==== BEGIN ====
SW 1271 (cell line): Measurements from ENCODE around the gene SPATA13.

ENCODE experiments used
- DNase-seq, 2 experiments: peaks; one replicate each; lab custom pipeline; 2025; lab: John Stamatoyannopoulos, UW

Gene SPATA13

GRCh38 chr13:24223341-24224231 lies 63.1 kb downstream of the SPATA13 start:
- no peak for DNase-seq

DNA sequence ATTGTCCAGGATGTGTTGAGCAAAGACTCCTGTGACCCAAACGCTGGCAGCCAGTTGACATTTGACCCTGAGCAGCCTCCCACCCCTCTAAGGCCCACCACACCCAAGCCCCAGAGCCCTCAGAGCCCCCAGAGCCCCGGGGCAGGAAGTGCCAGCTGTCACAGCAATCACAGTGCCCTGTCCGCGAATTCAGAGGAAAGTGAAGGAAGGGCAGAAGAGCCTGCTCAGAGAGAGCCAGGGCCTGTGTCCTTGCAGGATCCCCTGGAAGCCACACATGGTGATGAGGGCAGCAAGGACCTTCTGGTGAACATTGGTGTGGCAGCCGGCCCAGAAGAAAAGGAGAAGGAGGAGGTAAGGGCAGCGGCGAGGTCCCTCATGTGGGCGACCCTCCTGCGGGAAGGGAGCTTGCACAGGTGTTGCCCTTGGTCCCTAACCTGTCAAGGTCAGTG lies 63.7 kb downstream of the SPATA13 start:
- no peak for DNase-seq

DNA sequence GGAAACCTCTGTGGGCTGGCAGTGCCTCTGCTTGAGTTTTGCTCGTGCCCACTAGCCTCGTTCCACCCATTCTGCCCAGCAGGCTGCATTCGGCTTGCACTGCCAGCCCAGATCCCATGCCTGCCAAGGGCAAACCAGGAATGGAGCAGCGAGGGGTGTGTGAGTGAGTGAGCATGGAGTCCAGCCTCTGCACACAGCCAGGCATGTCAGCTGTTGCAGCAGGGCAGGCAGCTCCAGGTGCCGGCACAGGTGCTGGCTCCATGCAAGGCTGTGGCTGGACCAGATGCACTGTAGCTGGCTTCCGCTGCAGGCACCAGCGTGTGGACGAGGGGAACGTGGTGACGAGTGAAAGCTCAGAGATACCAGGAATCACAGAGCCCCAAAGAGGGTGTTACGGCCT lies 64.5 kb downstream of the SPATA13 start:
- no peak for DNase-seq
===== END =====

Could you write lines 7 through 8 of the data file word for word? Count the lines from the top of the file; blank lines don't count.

DNA sequence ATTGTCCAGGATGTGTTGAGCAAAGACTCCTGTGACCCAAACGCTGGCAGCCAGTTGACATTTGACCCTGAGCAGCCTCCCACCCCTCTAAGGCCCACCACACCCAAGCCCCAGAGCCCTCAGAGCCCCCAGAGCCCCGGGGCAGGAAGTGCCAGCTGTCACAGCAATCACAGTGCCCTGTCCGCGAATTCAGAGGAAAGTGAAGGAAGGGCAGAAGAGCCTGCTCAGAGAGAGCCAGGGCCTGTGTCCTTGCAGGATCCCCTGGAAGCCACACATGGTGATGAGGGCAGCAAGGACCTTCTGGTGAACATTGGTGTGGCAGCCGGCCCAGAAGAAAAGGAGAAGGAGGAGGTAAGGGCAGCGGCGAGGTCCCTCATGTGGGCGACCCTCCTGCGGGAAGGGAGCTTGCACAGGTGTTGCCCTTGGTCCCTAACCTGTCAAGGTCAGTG lies 63.7 kb downstream of the SPATA13 start:
- no peak for DNase-seq